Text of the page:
Home' Australian Ageing Agenda : AAA May-Jun 2017 Contents T
he prevalence and progression of dementia
poses a significant issue for healthcare
expenditure and utilisation internationally.
Programs that can reduce healthcare
needs for individual with dementia will have
important future implications.
To address this, work from our team shows
that aquatic exercise has positive physical and
psychosocial benefits for Australians living with
dementia in the aged care sector, particularly
when compared to current models of care.
With participation in our program, people
with dementia experienced positive changes in
behaviours and activities of daily living, as well as
a resistance in the transition into sarcopenia, and
reduced anxiety and depression.
In addition, staff burden as a product of
unpredictable behaviours was also reduced.
Given the increasing direct and indirect
financial and emotional cost associated to a
diagnosis of dementia the outcomes of our work
should be considered positive and encouraging.
Approaches are gaining momentum
As both a preventative and treatment for
dementia, physical activity and exercise are
building a strong reputation.
It has long been established that an increased
level of exercise or physical activity engagement
is associated to a reduced risk of developing
dementia, independent of the modality of
participation. Recent work has even gone so far
as to show that with participation, cognition can
be enhanced and areas of the brain enlarged.
Acknowledging the positive role of exercise,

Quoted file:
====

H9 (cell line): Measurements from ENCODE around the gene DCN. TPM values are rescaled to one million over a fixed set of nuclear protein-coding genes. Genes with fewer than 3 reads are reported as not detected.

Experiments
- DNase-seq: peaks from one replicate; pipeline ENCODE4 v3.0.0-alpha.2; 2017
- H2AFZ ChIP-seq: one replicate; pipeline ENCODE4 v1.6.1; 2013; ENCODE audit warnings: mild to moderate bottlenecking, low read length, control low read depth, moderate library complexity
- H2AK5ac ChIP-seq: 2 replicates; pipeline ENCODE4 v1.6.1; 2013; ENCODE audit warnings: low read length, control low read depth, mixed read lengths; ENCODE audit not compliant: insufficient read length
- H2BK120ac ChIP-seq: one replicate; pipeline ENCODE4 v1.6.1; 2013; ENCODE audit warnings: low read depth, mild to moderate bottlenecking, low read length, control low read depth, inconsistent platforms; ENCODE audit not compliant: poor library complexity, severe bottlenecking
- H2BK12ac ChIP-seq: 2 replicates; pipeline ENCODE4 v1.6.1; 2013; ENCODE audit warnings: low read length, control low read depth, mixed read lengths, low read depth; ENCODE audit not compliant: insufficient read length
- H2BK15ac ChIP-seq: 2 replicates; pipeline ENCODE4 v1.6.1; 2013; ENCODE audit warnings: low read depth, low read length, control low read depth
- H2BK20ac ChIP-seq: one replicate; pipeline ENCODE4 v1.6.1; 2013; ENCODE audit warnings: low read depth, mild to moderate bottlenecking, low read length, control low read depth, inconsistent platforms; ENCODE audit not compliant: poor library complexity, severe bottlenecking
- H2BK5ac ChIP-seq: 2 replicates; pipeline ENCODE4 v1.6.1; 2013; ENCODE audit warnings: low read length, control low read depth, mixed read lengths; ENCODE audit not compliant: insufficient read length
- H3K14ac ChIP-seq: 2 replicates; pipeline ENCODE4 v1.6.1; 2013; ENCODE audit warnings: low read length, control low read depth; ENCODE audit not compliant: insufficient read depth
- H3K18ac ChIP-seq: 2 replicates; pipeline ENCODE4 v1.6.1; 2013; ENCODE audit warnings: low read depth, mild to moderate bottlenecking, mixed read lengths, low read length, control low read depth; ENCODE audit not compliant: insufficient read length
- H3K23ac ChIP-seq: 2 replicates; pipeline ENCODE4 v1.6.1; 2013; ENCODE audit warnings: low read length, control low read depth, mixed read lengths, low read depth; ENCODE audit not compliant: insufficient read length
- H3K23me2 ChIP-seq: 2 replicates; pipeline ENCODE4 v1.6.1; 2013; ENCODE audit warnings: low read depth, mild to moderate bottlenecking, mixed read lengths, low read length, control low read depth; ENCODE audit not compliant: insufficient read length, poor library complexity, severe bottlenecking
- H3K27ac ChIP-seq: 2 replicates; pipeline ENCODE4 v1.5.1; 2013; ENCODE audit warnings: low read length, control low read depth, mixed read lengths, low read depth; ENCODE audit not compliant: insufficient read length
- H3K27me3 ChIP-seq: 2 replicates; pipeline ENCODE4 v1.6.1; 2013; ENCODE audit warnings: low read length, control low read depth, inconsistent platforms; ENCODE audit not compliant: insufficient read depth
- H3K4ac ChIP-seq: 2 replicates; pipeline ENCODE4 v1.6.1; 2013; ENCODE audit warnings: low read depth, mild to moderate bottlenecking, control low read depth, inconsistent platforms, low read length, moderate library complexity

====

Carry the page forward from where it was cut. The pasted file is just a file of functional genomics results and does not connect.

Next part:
in 2014 Alzheimer’s Australia NSW released
a discussion paper encouraging adults with
dementia to become involved. Within this
document, numerous personal testimonials about
the importance of participation were presented
alongside a breadth of benefit.
Even the ver y old with advanced dementia
can benefit. A recent systematic review on the
effect of exercise for health and wellbeing among
people with dementia in the aged care sector
concluded that while more research rigour was
required to be definitive, emerging evidence
supported the value of participation.
In addition to the physical benefits, our work
and others also show psychosocial benefits such
as improved behaviours and mood.
Poor uptake in aged care
Nevertheless, despite the growing research and
anecdotal evidence, and personal testimonial
supporting a model of care that delivers
exercise to people with dementia, few aged care
providers have moved to incorporating it into
their ser vices.
During a recent recruitment for our
Watermemories Swimming Club aquatic exercise
program for people with advanced dementia,
we approached 24 residential aged care facilities
within a 30-kilometre radius in the Brisbane area.
Even with a strong program reputation, the
promise of financial support and client benefit
through participation, only one facility, Bupa
Aged Care New Farm, agreed to participate.
Discussions with the ser vice managers of
the remaining 23 facilities revealed the biggest
challenge to participation was that they were
under-resourced and under-staffed.
Playing a primar y role in this are recent
Australian aged care reforms that have placed
strain on aged care providers and, in turn,
facilities managers were concerned they would
have insufficient staff to assist participants to and
from sessions, inclusive of the dedicated on-site
and off-site attention each individual required.
These concerns were most pertinent among
the not-for-profit facilities and were echoed by the
ethics committees of the organisations approached.
The challenges associated with reductions
in aged care funding are not limited to the
recruitment process in research projects. The
concerns about reliance on facility resources
was that they
There is mounting evidence showing the benefit of exercise for people with
dementia in aged care, but funding is among the issues hindering take-up
of programs, writes DR TIM HENWOOD.
It pays to get residents active
50 | MAY–JUNE2017
DEMENTIA n INFECTION CONTROL
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